• KANG Yanbing 康艳兵 Director of the Energy Sustainability Center at the Energy Research Institute emphasized that while the 2060 goal of carbon neutrality is difficult, the energy transition is highly important and that China-EU cooperation is particularly important in clean heating, technology and policy cooperation.

In the second panel on potentials for cooperation between EU and China in green finance/climate finance and carbon pricing, the moderator Christoph Nedopil opened by acknowledging China’s pioneering role in regulating green finance in the past decade. The EU’s financial institutions have engaged in green finance for several decades and the EU has published its highly ambitious EU Taxonomy in 2019. The EU also pioneered its ETS in 2005, and China has announced the launch of a national ETS. Just on Tuesday, October 13, Executive Vice Premier Han Yheng paid a visit to the Ministry of Ecology and Environment where he described an ambitious environmental policy agenda for the 14th Five-year Plan that included the building of a national carbon market.

While differences of approaches remain, there is a common goal of utilizing green finance and related instruments for a green economic development in China and the EU.

Christoph Nedopil encouraged the panelists to discuss on Chinese and EU practice that can accelerate their cooperation on developing international standards for green finance, the  prospects that by 2030 the EU and China will be able to link their emissions trading systems and the question how can the EU further support China in reaching its national climate goals.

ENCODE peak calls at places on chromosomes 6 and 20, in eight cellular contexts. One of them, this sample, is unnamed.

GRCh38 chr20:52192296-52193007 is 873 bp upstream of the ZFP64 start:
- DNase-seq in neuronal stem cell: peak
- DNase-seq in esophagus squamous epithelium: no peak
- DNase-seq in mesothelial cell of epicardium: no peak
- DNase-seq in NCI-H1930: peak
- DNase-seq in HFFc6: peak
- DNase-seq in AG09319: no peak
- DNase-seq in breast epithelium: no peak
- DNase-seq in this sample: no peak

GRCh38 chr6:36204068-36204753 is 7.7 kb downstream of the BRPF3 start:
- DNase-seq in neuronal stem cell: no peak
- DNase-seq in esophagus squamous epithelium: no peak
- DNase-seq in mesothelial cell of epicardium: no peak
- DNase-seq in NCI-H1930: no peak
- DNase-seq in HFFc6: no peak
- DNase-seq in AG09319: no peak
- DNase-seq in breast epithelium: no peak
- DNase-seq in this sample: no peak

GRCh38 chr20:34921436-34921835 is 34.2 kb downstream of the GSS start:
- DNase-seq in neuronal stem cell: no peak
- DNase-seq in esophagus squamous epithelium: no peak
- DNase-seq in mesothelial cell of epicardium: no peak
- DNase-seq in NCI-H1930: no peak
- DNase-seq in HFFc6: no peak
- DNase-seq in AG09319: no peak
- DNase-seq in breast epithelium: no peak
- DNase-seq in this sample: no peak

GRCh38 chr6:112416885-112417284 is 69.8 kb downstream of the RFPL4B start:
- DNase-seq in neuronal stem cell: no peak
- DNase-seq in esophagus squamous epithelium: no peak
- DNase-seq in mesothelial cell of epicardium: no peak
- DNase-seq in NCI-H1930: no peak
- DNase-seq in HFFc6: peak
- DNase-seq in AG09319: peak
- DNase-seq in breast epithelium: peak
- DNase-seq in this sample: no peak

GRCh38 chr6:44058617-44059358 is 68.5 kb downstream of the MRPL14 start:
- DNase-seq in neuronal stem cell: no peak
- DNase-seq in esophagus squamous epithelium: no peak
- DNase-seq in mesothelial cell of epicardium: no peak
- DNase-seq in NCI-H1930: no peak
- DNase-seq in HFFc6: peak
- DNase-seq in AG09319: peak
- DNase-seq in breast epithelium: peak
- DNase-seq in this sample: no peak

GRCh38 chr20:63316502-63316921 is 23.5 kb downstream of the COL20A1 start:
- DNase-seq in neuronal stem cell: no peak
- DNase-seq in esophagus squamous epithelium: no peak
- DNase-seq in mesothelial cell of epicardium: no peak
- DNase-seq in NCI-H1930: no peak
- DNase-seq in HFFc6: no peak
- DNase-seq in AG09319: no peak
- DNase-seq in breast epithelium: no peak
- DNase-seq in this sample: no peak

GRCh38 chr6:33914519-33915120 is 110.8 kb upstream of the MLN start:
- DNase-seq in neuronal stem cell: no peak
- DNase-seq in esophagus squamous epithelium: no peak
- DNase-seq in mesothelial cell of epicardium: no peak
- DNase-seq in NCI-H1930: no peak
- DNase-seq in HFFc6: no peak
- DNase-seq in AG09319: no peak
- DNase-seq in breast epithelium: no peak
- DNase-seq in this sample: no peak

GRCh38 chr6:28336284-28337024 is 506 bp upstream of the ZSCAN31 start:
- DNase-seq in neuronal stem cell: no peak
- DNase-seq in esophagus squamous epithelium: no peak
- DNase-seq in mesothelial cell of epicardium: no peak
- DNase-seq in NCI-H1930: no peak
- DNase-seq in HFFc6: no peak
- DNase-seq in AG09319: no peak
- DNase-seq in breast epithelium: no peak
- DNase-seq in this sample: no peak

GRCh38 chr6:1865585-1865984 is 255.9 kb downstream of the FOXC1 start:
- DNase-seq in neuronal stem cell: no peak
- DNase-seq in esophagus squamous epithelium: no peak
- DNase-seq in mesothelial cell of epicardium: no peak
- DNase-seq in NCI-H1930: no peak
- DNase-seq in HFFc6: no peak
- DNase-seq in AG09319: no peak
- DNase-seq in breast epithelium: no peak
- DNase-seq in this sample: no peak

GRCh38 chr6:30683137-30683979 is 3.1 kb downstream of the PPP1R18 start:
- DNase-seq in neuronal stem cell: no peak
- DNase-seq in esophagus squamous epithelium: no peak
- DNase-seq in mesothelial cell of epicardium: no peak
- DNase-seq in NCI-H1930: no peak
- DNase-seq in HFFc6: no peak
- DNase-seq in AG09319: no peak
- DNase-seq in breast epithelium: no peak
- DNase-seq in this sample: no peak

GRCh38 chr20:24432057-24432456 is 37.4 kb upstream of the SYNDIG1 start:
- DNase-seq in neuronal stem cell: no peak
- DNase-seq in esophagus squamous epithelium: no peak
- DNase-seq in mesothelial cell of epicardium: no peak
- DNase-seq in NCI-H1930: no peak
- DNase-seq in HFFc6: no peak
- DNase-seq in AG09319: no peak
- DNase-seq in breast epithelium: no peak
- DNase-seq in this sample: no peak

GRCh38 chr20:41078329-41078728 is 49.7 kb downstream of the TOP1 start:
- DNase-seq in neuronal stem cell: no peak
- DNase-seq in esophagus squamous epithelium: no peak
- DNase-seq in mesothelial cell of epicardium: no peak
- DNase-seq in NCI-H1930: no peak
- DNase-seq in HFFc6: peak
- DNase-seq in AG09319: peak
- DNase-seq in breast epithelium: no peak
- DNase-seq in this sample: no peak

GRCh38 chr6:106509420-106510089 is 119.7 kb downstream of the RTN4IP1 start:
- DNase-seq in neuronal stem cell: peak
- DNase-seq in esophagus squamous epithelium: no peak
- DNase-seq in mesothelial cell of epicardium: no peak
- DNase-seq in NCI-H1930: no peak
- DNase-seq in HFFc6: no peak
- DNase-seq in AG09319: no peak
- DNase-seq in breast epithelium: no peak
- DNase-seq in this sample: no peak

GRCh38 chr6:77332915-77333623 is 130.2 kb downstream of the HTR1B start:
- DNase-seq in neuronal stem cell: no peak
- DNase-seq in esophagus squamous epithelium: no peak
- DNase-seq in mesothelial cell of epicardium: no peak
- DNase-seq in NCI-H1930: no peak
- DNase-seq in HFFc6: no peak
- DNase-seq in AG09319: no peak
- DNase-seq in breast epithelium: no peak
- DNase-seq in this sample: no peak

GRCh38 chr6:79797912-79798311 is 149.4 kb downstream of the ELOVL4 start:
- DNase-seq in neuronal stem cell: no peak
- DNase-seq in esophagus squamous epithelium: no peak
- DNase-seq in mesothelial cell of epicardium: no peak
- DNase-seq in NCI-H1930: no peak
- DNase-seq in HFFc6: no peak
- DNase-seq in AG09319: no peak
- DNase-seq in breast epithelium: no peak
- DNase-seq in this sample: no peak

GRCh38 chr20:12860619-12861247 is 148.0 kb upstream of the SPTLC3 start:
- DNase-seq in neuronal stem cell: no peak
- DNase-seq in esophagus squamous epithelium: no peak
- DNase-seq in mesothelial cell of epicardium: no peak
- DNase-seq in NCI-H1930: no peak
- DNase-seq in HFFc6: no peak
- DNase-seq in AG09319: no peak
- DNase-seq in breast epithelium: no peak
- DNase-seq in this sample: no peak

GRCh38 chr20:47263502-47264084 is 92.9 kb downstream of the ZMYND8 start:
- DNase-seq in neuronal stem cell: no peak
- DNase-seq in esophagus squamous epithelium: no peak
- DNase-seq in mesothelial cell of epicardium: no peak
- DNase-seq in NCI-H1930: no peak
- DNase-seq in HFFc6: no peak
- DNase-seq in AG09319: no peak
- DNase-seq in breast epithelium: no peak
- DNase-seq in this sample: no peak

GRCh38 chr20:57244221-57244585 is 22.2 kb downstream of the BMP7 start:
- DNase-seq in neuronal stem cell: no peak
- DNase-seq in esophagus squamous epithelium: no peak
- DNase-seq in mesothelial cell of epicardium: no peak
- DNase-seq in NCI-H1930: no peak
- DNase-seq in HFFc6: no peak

• Vicky Pollard, Deputy Head of Unit of Directorate General CLIMA of the European Commission introduced the ambitious development path of the EU ETS since 2005 and how by piloting and learning, the next phase of the ETS starting in 2021 will be able to set the goal of reducing emissions rights by 2.2% per year.
  • LI Liping, Division Director at the Institute for International Environmental Policy of the Ministry of Ecology and Environment introduced several pilots and also emphasized biodiversity partnerships. She also stressed the possibility for cooperation between different EU member states and different provinces depending on their state of development.
  • Dr. Christian Hübner, Head of the Regional Project Energy, Security and Climate Change of the Konrad Adenauer Foundation emphasized the potentials of new technologies, such as blockchain and Internet of Things (IoT) to reach energy transition targets.
  • Yin Hong  殷红, Deputy Secretary General of the Green Finance Committee (GFC) China and Deputy Director of the Research Institute of Urban Finance at ICBC stressed current goals of increasing international cooperation for cross-border capital flows , ESG standards and green BRI initiatives.

The final discussion saw many ambitious inputs by the participants of the webinar and stressed the need for cooperation to reach the goals in unchartered economic, political and technological territory.